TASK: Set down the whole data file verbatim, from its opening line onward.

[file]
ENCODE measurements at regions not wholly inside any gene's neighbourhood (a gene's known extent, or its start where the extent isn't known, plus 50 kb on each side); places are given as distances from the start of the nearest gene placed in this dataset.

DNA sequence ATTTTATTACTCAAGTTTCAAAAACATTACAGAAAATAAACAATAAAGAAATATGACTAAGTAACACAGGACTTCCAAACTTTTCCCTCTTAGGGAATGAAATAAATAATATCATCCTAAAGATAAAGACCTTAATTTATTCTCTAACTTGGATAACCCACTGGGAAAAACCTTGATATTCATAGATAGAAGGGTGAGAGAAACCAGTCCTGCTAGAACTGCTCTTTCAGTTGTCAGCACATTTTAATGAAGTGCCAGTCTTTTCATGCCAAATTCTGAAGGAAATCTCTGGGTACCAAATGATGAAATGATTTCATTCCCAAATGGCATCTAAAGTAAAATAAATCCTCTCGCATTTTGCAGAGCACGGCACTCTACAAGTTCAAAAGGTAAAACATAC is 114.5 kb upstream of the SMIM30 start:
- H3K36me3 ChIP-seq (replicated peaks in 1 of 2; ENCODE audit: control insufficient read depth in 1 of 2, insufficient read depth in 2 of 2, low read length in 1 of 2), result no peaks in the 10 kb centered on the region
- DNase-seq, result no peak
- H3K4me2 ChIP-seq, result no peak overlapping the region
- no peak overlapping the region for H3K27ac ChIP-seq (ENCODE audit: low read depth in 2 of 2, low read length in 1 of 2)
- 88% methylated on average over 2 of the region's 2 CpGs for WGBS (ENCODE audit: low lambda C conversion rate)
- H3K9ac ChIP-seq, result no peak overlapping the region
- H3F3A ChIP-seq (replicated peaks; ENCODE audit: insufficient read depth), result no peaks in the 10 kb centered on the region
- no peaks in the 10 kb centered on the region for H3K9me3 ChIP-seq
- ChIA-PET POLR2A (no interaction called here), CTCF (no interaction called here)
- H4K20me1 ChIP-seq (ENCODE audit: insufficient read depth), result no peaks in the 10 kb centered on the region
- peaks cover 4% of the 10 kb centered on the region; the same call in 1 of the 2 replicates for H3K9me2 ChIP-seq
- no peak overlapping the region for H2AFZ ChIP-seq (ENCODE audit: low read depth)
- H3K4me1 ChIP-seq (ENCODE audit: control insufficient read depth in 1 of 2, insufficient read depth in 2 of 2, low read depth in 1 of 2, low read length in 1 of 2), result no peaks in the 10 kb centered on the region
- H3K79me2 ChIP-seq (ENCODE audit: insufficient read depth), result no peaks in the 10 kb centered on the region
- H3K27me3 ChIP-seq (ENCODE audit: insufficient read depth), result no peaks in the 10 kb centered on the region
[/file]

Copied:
ENCODE measurements at regions not wholly inside any gene's neighbourhood (a gene's known extent, or its start where the extent isn't known, plus 50 kb on each side); places are given as distances from the start of the nearest gene placed in this dataset.

DNA sequence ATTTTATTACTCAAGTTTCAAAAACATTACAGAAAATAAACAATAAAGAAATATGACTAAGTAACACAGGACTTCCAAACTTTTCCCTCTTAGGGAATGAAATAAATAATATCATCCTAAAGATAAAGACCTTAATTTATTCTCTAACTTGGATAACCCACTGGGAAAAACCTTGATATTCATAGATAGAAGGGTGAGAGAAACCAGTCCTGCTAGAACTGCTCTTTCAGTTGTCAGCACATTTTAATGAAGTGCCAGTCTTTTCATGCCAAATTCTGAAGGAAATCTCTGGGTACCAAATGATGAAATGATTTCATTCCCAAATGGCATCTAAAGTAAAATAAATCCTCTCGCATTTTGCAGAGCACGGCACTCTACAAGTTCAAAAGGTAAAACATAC is 114.5 kb upstream of the SMIM30 start:
- H3K36me3 ChIP-seq (replicated peaks in 1 of 2; ENCODE audit: control insufficient read depth in 1 of 2, insufficient read depth in 2 of 2, low read length in 1 of 2), result no peaks in the 10 kb centered on the region
- DNase-seq, result no peak
- H3K4me2 ChIP-seq, result no peak overlapping the region
- no peak overlapping the region for H3K27ac ChIP-seq (ENCODE audit: low read depth in 2 of 2, low read length in 1 of 2)
- 88% methylated on average over 2 of the region's 2 CpGs for WGBS (ENCODE audit: low lambda C conversion rate)
- H3K9ac ChIP-seq, result no peak overlapping the region
- H3F3A ChIP-seq (replicated peaks; ENCODE audit: insufficient read depth), result no peaks in the 10 kb centered on the region
- no peaks in the 10 kb centered on the region for H3K9me3 ChIP-seq
- ChIA-PET POLR2A (no interaction called here), CTCF (no interaction called here)
- H4K20me1 ChIP-seq (ENCODE audit: insufficient read depth), result no peaks in the 10 kb centered on the region
- peaks cover 4% of the 10 kb centered on the region; the same call in 1 of the 2 replicates for H3K9me2 ChIP-seq
- no peak overlapping the region for H2AFZ ChIP-seq (ENCODE audit: low read depth)
- H3K4me1 ChIP-seq (ENCODE audit: control insufficient read depth in 1 of 2, insufficient read depth in 2 of 2, low read depth in 1 of 2, low read length in 1 of 2), result no peaks in the 10 kb centered on the region
- H3K79me2 ChIP-seq (ENCODE audit: insufficient read depth), result no peaks in the 10 kb centered on the region
- H3K27me3 ChIP-seq (ENCODE audit: insufficient read depth), result no peaks in the 10 kb centered on the region